One of the most interesting aspects of modern music – Jazz, for instance – is that the music starts with the record cover. The story, its intrigue and adventure can, in the best examples, almost always follow from the one image that gives the album and musicians its singular personality. In the case of Miguel Zenón, a musical cartographer, the uniqueness of personality is accentuated by his ability to step back in time when the interpretation of the most idiosyncratic corner of tradition native to Puerto Rico and that of Jazz richly evocative, spontaneously evanescent and, above all, deeply personal. The telling of his story follows an almost marathon narrative line that began with his first album, Looking Forward (Fresh Sound, 2002), but really gathered momentum during the period that he recorded his famous trilogy: Jibaro (Marsalis Music, 2005), through Esta Plena (Marsalis Music, 2009) to Alma Adentro (Marsalis Music, 2011), with a coda on Identities Are Interchangeable (Miel Music, 2014). Tipico brings all of this to fruition in an album that celebrates a genuine musical consanguinity that has developed between Zenón and the rest of the members of this quartet.
Editor’s Pick · Featured Album · Típico
The insightful conviction that Miguel Zenón brought to the music of his trilogy +1 continues dramatically on Típico and is invariably born of his unique turn of phrase and sure-footed dance pulse. Under normal circumstances one would balk at the thought of cascades of notes. However, Miguel Zenón makes each one count as if his life depended on it, because each note is played with sensitive touch and much tonal imagination. On Típico high points arrive as sure as the sun on each of the eight tracks on the album, sometimes with slowly accelerating repeated notes and ebullience like a human shout for joy that tumble with marked appoggiaturas and clipped staccato stabs of the alto’s buttons. These relentlessly driving lines might act as a cue to pianist Luis Perdomo to follow suit, as they might also do to bassist Hans Glawischnig. All this takes place whilst drummer and itinerant doppelgänger Henry Cole maintains an irresistible lilt through the high spirits of Zenón, Perdomo and even Glawischnig. Cue “Cantor”, “Ciclo” and most especially “Típico”.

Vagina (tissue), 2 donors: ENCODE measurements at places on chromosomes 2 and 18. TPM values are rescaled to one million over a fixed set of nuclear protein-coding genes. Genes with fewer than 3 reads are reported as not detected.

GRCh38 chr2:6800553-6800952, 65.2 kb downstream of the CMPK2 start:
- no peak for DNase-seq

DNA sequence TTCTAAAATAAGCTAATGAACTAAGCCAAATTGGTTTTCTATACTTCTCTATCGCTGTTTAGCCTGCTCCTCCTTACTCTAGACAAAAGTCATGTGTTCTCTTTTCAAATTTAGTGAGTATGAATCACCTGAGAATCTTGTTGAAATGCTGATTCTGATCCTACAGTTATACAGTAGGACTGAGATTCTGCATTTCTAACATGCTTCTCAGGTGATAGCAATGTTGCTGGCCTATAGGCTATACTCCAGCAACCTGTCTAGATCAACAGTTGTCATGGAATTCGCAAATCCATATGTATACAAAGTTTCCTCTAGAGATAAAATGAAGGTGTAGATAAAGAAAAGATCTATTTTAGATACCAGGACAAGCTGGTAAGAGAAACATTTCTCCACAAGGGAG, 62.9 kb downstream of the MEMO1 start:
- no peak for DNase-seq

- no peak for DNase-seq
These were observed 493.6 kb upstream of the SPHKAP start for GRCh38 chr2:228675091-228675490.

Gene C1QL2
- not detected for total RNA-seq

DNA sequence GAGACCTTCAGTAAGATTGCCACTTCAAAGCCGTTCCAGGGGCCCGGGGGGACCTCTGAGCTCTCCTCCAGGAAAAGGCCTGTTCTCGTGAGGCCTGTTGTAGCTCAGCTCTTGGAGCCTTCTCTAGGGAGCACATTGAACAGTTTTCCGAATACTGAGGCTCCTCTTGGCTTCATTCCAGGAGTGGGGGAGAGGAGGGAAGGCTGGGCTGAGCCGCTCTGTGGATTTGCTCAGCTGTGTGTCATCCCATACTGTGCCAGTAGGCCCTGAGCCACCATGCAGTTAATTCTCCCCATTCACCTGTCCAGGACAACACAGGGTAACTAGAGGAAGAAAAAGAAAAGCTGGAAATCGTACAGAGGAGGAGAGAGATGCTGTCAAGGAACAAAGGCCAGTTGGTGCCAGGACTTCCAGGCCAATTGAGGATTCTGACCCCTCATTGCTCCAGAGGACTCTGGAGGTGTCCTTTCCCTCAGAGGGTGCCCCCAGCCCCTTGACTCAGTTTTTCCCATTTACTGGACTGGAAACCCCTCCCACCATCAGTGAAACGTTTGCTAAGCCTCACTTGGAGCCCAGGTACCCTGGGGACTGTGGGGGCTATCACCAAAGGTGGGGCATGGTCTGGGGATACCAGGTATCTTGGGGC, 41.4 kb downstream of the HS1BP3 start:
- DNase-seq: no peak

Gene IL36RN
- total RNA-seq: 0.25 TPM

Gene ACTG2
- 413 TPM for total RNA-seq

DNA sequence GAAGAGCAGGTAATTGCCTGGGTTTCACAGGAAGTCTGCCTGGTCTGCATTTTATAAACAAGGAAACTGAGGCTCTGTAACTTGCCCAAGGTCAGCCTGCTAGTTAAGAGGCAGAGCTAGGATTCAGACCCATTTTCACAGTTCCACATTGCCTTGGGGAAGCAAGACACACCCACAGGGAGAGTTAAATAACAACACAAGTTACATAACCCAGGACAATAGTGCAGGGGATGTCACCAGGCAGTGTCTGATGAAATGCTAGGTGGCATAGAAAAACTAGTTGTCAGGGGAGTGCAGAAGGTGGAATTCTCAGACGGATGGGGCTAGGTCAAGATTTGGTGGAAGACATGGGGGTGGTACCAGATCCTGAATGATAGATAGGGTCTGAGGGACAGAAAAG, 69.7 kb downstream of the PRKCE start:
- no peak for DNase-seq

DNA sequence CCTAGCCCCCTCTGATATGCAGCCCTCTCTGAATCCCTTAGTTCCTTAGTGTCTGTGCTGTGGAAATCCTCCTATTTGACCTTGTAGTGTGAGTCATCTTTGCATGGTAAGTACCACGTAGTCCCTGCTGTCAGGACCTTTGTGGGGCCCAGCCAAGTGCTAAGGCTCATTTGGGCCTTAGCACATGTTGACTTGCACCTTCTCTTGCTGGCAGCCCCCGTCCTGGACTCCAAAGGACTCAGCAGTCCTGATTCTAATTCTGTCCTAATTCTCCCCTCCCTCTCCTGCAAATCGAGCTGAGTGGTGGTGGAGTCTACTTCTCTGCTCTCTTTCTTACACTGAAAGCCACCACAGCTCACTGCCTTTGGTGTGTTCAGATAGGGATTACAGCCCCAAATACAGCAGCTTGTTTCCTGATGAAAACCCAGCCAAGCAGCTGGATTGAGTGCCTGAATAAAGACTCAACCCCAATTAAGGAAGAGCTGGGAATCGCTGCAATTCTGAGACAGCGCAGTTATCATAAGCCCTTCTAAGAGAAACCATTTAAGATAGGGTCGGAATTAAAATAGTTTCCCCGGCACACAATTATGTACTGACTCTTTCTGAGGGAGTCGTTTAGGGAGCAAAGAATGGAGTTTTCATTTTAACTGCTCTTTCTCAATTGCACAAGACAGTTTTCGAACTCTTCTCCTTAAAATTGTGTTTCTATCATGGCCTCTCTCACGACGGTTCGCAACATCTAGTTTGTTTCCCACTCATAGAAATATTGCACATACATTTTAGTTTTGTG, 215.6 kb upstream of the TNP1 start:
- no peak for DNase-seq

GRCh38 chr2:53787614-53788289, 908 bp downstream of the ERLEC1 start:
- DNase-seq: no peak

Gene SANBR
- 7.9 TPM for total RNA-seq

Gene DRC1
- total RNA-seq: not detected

Through it all, Miguel Zenón captures the music with an alto saxophone played with a palette of delicate, kaleidoscopic colours. His melodic and extended improvisational lines contain qualities allied to a personality of exceptional purity, muscularity and creative intelligence. Moreover, he co-opts Luis Perdomo, who shapes his own fluid, expressive lines melding them with contrapuntal and architectural elegance together with Miguel Zenón. The structure that ensues makes for a ferocious display of creativity as evidenced on “Entre Las Raices”, a piece that also breaks from the rest of the material melodically, and rhythmically as well, adding snarling honks on the alto and rumbling tattoos on Cole’s tom-toms to Luis Perdomo’s delectably –coloured dissonances. Henry Cole’s breathtaking drumming comes on “Las Ramas” and is an astonishingly articulated performance from one of the most outstandingly gifted drummers today.
Of course, in the end it is Miguel Zenón who leads the charge with his adventurous virtuosic recital marked not only by insatiable curiosity as far as the unknown is concerned but also by a cavalier spirit that is sure to leave a unique legacy for younger generations of musicians and alto saxophonists as they peruse his treasure chest of musical gems such as these on Típico.
Miguel Zenón – Típico is a 60th Grammy Awards Nominee Best Latin Jazz Album. It is also an 18th Latin Grammy Awards Nominee Best Latin Jazz Album.
Track List: Academia; Cantor; Ciclo; Típico; Sangre De Mi Sangre; Corteza; Entre Las Raices; Las Ramas.
Personnel: Miguel Zenón: alto saxophone; Luis Perdomo: piano; Hans Glawischnig: bass; Henry Cole: drums.
Label: Miel Music
Release date: February 2017
Running time: 1:01:39
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